Determine the constellation’s connection to the alleged meteor shower by examining its position in the sky. The brightest celestial object you find is the meteor shower. You will be able to see it well from a distance with your unaided eye. Make sure your telescope is aligned properly and use a modest magnification eyepiece. Make use of the telescope to watch the meteor shower. Learn what phase of the moon it will be on that particular night. It may be challenging to see a meteor shower due to the moon’s brightness. The ideal time to see the shower is on a moonless night. Bright meteors typically start to appear after midnight. You can see several significant meteor showers, including the Quadrantids, Lyrids, Eta Aquarids, and Southern Delta Aquarids. You may get advice on how to see meteor showers in the best ways from how to see Meteor Showers with a telescope.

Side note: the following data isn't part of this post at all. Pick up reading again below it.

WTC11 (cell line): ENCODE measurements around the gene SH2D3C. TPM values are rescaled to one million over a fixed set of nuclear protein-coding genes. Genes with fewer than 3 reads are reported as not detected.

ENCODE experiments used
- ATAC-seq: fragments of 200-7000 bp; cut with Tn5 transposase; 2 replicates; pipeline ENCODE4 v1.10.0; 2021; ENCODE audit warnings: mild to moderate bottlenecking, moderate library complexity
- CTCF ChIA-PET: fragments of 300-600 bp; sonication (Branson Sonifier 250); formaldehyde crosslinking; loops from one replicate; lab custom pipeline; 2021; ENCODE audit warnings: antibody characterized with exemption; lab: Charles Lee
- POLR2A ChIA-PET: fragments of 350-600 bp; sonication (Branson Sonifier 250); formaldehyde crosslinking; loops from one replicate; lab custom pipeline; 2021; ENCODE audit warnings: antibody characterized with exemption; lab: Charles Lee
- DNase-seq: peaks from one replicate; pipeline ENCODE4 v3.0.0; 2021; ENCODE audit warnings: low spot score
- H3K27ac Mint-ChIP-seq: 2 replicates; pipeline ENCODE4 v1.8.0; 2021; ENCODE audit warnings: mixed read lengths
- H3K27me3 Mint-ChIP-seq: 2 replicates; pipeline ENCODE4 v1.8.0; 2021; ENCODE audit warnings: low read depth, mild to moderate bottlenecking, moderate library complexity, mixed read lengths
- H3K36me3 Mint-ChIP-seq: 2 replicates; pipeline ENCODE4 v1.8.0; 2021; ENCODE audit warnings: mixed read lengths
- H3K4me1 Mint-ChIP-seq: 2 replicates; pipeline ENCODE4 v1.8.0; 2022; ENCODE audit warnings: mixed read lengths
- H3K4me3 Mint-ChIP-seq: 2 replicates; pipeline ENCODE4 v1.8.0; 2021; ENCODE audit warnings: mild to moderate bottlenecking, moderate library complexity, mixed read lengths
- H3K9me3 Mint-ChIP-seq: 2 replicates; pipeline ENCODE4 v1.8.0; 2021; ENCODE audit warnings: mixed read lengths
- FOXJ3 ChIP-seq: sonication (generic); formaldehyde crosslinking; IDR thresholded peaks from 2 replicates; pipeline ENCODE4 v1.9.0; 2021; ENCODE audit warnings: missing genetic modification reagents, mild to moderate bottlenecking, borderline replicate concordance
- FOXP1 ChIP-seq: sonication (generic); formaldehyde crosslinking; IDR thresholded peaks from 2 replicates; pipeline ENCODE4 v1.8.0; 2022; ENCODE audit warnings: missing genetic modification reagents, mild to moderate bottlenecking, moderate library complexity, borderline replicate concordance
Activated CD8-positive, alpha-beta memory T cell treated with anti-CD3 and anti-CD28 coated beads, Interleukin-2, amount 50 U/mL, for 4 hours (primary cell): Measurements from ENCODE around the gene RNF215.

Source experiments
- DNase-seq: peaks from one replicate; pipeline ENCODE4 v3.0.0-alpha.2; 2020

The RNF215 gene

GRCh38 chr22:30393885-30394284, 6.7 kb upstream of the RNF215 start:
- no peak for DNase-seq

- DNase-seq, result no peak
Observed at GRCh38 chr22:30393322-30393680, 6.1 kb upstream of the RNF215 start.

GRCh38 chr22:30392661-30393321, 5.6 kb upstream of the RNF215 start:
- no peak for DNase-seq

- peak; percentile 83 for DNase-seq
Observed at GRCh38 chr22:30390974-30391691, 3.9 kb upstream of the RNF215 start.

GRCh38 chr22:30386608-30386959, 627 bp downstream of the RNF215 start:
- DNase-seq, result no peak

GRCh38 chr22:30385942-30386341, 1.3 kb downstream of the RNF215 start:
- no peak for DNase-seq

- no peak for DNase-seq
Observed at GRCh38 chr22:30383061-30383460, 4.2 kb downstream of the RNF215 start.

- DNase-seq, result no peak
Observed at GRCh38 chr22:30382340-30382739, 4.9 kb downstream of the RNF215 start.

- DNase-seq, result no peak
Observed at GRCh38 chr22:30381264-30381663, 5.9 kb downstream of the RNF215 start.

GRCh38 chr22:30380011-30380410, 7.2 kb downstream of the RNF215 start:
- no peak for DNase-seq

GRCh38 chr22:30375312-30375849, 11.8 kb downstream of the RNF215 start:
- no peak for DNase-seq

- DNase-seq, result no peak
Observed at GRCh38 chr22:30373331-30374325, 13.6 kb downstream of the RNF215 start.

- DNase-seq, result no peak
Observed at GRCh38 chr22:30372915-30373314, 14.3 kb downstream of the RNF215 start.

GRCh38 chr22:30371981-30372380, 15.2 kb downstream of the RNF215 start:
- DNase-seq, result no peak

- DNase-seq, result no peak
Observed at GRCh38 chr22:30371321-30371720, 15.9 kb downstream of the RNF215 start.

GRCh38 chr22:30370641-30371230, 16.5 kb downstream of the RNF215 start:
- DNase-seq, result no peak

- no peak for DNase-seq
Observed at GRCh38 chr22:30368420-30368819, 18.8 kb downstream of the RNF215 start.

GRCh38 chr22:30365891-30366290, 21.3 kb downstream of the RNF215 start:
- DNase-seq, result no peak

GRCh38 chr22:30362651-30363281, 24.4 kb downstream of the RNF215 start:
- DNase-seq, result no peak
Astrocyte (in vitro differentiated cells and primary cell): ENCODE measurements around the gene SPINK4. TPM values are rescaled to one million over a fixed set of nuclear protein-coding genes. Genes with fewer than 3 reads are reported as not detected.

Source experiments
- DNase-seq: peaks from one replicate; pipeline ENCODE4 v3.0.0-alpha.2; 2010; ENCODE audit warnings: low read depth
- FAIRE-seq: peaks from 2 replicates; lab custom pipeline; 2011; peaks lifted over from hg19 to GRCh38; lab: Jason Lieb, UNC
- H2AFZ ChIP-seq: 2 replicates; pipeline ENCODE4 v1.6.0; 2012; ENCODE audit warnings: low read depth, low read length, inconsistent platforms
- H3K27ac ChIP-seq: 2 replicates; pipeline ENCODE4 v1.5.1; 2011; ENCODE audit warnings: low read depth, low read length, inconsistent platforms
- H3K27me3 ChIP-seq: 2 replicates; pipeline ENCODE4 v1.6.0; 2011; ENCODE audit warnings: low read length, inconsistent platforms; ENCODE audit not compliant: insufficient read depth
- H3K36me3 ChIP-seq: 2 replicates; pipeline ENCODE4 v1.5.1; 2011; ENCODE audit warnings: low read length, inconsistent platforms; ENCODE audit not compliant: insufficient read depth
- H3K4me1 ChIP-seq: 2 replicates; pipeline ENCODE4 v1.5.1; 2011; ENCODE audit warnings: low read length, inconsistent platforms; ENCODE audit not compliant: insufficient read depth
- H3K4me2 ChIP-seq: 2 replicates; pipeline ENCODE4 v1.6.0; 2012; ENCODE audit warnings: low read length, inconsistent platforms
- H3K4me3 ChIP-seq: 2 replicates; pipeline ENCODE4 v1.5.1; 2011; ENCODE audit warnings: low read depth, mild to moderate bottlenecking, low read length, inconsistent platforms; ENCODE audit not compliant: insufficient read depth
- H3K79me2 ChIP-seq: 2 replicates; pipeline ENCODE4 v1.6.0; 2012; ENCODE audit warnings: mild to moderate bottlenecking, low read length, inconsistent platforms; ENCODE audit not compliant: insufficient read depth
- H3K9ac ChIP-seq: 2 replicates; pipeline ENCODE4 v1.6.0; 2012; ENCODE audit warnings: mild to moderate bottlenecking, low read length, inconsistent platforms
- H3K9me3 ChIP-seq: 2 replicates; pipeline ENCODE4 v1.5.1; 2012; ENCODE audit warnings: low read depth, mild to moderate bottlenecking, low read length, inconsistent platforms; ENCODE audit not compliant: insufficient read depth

10. Pluto

Pluto is known as a dwarf planet. A small or weakly powered telescope cannot identify Pluto. Only a huge aperture telescope with strong magnifications can reveal its light-blue appearance. You can distinguish its only moon Charon with a 10-inch telescope.

Instructions to see Pluto:

When your telescope is ready to use and adjusted, point it toward Pluto with your eyepiece or an automatic finder. Pluto will appear in the sky as an easily identifiable bright red disc. Once you’ve located the Teaspoon, focus on Pi () Sagittarii (magnitude +2.8), which is situated straight east and above the spoon’s base. Place HD 179201, a star with a magnitude of +6.4, in the center of your finderscope and tilt it slightly to the southeast. Pluto’s position right now is 1° east and a little north of the star. Your telescope should have a minimum 8-inch aperture and a 200x magnification. Article how to see Pluto with a telescope offers tips on how to view meteor showers in the best possible ways.

11. Asteroids

Rocks that are floating in space and shine brilliantly are called asteroids. Particularly the major asteroid belt’s asteroids orbit the Sun and are more visible than other neighboring asteroids. They move so quickly that you can tell them apart from the stars. A tiny telescope makes asteroids like 4 VESTA, 1 CERE, 3 Juno, 15 Eunomia, and many more visible.